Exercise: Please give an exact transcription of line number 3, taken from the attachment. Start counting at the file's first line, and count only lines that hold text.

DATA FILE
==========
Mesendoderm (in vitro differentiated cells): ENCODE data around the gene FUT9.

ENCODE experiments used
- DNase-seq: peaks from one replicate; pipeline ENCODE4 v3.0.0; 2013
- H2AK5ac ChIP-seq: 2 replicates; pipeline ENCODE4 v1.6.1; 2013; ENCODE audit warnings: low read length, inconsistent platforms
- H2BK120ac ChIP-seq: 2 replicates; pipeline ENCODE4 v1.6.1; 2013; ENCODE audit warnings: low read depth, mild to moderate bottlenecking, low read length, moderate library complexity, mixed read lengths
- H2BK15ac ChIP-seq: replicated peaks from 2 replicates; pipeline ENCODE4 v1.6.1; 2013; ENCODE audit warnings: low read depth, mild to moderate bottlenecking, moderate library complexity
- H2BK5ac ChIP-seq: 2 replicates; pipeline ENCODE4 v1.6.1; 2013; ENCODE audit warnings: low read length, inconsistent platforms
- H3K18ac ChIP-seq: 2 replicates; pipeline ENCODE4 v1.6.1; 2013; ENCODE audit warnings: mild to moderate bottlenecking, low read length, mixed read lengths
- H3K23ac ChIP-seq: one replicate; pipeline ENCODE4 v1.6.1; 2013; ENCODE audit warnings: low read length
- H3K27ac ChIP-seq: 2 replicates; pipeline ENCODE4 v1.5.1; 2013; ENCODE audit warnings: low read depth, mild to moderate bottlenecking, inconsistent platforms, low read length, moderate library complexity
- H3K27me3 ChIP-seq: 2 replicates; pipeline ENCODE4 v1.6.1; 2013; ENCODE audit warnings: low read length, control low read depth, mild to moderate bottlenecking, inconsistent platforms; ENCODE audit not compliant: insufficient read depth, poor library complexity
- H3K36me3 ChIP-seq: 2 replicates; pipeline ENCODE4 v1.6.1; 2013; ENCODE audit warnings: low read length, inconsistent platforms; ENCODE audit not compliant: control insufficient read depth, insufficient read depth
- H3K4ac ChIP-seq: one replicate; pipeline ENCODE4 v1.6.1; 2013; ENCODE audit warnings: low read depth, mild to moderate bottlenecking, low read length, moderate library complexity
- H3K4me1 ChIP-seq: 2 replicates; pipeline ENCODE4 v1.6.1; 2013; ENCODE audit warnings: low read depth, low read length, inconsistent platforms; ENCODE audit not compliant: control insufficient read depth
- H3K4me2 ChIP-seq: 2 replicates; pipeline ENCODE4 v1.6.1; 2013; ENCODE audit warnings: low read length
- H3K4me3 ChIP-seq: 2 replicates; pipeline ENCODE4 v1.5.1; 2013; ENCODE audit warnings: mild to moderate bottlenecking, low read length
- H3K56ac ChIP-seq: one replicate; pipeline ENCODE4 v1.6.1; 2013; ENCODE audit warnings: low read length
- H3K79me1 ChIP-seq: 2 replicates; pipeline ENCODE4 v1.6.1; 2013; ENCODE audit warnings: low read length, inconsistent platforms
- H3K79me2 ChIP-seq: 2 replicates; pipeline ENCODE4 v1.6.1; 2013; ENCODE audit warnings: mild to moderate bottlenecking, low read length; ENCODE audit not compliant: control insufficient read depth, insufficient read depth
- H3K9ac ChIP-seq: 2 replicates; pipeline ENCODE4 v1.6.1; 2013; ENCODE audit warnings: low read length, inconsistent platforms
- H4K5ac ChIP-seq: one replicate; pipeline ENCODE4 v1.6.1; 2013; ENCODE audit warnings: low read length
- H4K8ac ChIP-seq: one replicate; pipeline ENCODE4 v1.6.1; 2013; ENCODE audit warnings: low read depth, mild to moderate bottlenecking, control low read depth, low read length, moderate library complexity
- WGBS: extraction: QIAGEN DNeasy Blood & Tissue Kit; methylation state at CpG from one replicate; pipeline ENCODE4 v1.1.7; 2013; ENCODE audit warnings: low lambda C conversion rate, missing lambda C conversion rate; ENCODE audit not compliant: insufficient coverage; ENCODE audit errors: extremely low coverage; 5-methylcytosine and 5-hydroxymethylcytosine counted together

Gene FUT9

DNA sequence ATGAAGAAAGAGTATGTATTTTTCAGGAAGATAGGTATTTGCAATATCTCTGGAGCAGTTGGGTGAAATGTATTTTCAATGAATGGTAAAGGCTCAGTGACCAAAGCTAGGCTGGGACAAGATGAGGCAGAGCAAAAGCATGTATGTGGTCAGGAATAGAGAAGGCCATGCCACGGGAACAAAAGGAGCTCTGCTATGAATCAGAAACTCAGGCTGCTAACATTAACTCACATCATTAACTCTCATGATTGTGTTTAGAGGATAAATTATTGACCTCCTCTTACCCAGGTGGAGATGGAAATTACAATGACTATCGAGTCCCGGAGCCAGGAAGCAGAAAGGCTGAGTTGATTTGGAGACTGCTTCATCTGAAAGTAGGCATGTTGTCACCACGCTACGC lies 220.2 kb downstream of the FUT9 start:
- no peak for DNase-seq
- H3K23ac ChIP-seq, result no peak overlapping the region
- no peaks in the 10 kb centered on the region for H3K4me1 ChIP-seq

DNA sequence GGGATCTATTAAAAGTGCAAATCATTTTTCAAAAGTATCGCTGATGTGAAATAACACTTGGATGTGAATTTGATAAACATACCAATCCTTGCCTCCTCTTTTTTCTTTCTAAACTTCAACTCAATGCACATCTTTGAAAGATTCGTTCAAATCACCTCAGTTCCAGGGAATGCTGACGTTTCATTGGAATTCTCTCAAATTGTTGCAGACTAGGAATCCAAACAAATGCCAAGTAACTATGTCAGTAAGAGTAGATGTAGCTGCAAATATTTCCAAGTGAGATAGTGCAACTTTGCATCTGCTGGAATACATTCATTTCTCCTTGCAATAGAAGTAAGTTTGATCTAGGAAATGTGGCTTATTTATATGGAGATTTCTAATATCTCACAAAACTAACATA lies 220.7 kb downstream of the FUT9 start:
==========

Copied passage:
- DNase-seq: peaks from one replicate; pipeline ENCODE4 v3.0.0; 2013